Growing difficulty

While the US economy has held steady, consumers have stopped investing in the products they bought at the start of the pandemic.

In recent years, however, people have shifted their attention away from goods and towards services like travel and attending live events like concerts, sporting games, and restaurant dining. As consumer spending decreased, so did the demand for haulage.

According to Tom Nightingale, CEO of AFS Logistics, a third-party logistics provider, LTL shipments dropped 17% between 2021 and 2022 and another 5% in the first quarter of 2023 compared to the same period a year earlier.

Nightingale said that Yellow could have turned a profit during peak transportation demand, but failed due to the decline in freight and subsequent decrease in trucking prices.

Concerned shippers began switching to other carriers, and Yellow saw a 13% drop in first-quarter shipments compared to the same period a year earlier, as reported in the company’s financial report.

As of last month, Yellow has failed to make contributions to union pension and health insurance funds, prompting the Teamsters to threaten a walkout for July 24. Yellow asked for more time to pay, and the union granted it at the last minute.

However, clients were beginning to defect to competing services. Within a matter of days, Yellow halted pickups at customer locations and began delivering only pre-existing shipments. They informed staff and the union on July 30 that operations had ceased.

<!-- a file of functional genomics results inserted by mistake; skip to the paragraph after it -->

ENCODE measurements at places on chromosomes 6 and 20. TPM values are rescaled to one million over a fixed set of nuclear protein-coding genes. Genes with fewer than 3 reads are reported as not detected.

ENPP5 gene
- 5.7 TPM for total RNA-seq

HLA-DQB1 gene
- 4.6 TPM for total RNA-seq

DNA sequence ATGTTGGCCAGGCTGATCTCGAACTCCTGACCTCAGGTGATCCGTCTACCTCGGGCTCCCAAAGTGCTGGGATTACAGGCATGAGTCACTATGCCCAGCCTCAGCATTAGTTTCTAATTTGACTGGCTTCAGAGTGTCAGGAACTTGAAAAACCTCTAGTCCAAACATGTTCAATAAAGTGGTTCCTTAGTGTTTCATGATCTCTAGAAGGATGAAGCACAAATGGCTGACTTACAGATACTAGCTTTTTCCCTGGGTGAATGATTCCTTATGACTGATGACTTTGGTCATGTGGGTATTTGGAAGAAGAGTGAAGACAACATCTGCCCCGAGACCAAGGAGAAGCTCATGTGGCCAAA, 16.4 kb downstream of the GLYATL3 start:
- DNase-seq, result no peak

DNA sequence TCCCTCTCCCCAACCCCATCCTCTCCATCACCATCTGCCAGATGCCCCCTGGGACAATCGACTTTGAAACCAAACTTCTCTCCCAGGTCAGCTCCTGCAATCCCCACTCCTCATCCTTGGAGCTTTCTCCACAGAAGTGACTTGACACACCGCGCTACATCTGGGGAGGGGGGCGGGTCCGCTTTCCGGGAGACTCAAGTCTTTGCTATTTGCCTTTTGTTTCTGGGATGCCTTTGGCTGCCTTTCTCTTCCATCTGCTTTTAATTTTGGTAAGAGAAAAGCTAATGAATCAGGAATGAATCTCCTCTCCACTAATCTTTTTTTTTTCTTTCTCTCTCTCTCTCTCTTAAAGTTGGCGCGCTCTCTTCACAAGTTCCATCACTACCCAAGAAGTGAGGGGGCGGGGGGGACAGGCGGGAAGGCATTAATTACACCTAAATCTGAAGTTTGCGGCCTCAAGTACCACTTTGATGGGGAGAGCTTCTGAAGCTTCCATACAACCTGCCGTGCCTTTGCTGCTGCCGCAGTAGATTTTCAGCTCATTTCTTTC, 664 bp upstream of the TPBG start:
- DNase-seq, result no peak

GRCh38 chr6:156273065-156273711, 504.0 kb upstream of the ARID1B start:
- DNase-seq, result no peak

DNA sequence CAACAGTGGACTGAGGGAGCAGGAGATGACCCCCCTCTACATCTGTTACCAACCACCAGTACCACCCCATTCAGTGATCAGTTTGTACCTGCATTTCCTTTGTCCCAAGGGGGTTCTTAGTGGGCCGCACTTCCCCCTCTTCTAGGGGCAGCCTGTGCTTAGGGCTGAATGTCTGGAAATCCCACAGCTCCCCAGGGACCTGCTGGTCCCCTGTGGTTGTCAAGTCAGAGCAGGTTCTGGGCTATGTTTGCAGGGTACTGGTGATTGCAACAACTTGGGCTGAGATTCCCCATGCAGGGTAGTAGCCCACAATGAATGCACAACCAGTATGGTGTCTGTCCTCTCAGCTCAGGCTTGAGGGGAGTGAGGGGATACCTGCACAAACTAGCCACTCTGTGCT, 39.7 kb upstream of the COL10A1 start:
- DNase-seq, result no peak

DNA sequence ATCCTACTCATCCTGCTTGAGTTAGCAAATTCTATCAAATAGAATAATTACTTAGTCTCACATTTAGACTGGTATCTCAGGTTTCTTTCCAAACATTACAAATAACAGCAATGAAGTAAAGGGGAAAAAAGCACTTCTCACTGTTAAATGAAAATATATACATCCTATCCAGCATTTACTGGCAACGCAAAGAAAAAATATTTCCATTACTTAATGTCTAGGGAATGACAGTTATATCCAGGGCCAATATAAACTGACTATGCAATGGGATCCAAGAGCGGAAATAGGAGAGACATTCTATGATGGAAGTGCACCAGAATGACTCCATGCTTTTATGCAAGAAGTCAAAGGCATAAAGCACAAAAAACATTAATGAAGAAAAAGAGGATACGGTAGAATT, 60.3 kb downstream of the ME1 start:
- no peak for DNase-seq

Last week, Yellow’s management and the union both pointed fingers at each other for the company’s shutdown.

To consolidate its many trucking businesses and driver seniority lists, the corporation recently lobbied the Teamsters for a new contract. The union objected to the change because it could result in the loss of jobs for some of its 22,000 members.

When it came to protecting and preserving jobs, the corporation did everything in its power. Thirty thousand jobs were in jeopardy because the International Brotherhood of Teamsters refused to bargain with Yellow for nine months. The IBT “made its intentions clear: destroy Yellow,” the business stated in a recent statement, rather than cooperate with Yellow to negotiate a new contract.

Yellow said that it had proposed to raise Teamsters’ wages as part of the deal, but the union denied this.

Sunday’s statement from Yellow was another in which the almost 100-year-old company blamed the Teamsters for putting it “out of business.”

The union claimed it had done everything possible in recent years to keep Yellow operating, and instead placed the responsibility on the company’s mismanagement.

Yellow’s closure “is unfortunate but not surprising,” Teamsters President Sean O’Brien stated in a statement the day after the announcement.

Despite billions in worker concessions and hundreds of millions in governmental bailout funds, Yellow has repeatedly shown that it cannot manage itself. O’Brien expressed his sadness for the American workforce and the goods business.